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Rotary Action - helicopter movies
cast: Daniel Auteuil, Olivia Bonamy, Phillippe Nahon, Guy Lecluyse, and Catherine Marchal
director: Olivier Marchal
120 minutes (15) 2009
widescreen ratio 2.35:1
Optimum DVD Region 2 retail
review by Christopher Geary
Louis (Daniel Auteuil, The Second Wind, Hidden) is a cop in
Marseilles. He's a drunk, frequently wasted on the job, but - perhaps foolishly - he maintains a steadfast moral dimension that makes him more
of a hindrance than an asset to his colleagues in the police force, many of whom would prefer to just get on with their cynical scams and thieving
instead of bothering to actually solve crimes, particularly the case of a series of rapes and murders which leave detectives, Louis included,
stumped as to exactly how the serial killer gains entry to female victims' homes, or even how the killer chooses his victims.
Justine (Olivia Bonamy, Bloody Mallory, Them) is a barmaid,
and a surviving victim of a much earlier crime. She was orphaned when an intruder brutally murdered both of her parents. Even now, having
witnessed that brutality, she's understandably distraught because the convicted killer, Subra (Phillippe Nahon, Switchblade Romance),
is due for parole, and she hopes that apparently honourable Louis, who worked on the case of the double-homicide of her parents, 25 years ago,
can help her convince the relevant authorities that Subra is still a threat - to her, at least - and should remain in prison.
"A cop's truth can be unpleasant." This solid - if rather unexceptional - policier, is made by former policeman Olivier Marchal, who directs
it as the concluding part of a thematic trilogy, including 36 Quai Des Orfevres (2004), and Gangsters (2002). Although Gangsters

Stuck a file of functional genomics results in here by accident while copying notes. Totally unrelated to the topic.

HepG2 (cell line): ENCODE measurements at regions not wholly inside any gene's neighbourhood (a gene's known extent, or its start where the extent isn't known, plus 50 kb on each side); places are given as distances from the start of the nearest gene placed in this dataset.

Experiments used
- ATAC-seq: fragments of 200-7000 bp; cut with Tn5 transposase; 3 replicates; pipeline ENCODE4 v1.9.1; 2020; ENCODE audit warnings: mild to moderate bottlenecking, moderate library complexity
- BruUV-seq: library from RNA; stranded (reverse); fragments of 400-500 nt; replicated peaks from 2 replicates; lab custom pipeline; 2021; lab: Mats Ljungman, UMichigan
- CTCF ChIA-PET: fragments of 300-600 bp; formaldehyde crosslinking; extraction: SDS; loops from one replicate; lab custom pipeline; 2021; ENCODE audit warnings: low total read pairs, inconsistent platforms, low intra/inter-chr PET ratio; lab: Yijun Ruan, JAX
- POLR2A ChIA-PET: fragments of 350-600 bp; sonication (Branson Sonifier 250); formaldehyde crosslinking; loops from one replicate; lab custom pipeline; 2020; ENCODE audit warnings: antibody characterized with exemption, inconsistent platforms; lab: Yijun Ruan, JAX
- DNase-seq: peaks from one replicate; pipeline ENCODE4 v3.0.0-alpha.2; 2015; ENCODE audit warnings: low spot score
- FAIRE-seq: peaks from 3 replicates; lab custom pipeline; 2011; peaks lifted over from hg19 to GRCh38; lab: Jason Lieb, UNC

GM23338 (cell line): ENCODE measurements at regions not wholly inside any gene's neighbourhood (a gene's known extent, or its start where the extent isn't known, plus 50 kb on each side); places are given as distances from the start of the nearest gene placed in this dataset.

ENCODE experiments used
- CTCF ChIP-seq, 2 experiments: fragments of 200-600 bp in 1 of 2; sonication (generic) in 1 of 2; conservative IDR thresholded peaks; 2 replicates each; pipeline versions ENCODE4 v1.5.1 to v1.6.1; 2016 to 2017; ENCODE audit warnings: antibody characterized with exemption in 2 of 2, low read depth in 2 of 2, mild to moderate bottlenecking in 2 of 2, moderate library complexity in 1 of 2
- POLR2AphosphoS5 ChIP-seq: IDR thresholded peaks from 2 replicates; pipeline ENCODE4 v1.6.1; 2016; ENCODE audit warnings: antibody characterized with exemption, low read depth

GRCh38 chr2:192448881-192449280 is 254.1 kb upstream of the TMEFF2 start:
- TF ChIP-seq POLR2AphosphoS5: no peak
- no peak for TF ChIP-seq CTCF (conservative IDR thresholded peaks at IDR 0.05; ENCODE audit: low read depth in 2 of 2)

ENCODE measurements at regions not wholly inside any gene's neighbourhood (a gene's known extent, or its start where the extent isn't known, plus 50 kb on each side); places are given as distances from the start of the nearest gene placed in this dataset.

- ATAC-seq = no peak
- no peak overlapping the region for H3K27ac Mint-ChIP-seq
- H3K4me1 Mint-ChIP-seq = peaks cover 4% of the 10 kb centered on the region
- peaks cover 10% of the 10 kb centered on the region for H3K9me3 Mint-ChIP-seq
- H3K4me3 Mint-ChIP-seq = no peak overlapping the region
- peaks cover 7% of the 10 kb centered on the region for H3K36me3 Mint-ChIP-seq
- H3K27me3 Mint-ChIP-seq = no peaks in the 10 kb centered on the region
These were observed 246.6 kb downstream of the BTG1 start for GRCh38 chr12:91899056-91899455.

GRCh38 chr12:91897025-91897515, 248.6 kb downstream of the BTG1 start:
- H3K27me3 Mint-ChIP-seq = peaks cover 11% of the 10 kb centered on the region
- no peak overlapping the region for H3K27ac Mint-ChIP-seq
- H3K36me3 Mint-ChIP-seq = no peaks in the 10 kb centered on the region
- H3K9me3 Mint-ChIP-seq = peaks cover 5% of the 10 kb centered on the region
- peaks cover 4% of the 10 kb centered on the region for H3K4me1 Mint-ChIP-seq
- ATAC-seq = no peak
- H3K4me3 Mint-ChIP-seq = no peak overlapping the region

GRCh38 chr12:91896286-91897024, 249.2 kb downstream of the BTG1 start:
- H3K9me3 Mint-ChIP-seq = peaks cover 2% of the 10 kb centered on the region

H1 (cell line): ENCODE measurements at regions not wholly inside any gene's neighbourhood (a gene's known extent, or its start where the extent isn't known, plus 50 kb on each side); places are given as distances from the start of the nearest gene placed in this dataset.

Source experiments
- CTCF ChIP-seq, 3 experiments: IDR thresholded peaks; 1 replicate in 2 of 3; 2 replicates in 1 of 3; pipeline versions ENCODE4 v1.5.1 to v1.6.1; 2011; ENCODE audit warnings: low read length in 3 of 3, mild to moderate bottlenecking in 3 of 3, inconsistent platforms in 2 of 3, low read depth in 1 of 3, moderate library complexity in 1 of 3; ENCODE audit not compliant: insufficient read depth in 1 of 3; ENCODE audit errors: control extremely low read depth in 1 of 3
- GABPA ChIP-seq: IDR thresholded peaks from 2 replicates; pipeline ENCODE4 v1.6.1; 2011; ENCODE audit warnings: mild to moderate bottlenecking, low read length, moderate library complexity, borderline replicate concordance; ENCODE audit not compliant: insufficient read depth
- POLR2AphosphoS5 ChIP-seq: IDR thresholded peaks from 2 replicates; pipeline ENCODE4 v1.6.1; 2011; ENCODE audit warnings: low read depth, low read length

(which stars Anne Parillaud) is not currently available on DVD with English subtitles, 36 (the film's full title is a Parisian address) was
released by the now defunct Tartan. 36 also features Auteuil, alongside G�rard Depardieu, and both actors deliver great performances.
Based on a true story, MR 73 (aka: The Last Deadly Mission) - the original title refers to a type of revolver favoured by elite
French tactical police - is not a crime film like typical Hollywood cop movie productions. It's a drama of corruption and redemption which,
mostly, adheres to a consistent reality that's downbeat and sees protagonists haunted by the past, and failing in their struggles to cope with
the present and face the rather dismal and depressing future. However, there's one crippling flaw in the storyline. It centres on a peculiar
sort of philosophical outlook, concerning the law and criminal punishment, that's clearly identified by the film's narrative, although the
director makes no obvious comment upon it.
The issue concerns the familiar prison yard story of the hardcore felon who 'finds god' while incarcerated, and somehow manages to
convince a parole board that he's a reformed character on the basis of his repentant conversion to Christianity (or whatever church is most
popular in the prison's locality). As an atheist, I have a big problem with this because it seems very odd to judge an individual's moral
character based on their religious beliefs, moreso when the person is a convicted killer. Should any such cases even merit a parole hearing?
A killer who claims to be rehabilitated by newfound religious faith deserves only the most stringent psychiatric examination, and suitable
treatment, for what rationality and modern science confirms is simply just another delusion, not serious consideration for an early release
on parole. So we come to the movie's flaw of pure idiocy. Yes, they let the dangerous nutcase go free! This, of course, reveals a greater
problem, which neither the film's story or this review of it has the scope to address... Why is religious faith still considered a virtue?
Nevertheless, that plot twist doesn't ruin the film, but it does spoil the overall result, and contributes to the dreadful clich�s of stoic
heroism and lone self-sacrifice that conspire to weaken the film's closing sequence. MR 73 is definitely worth seeing for Auteuil's
portrait of grouchy, slovenly, alcoholic stupor, and his wrestling with the constants of despair and powerlessness while living in a bleak
and unappealing world.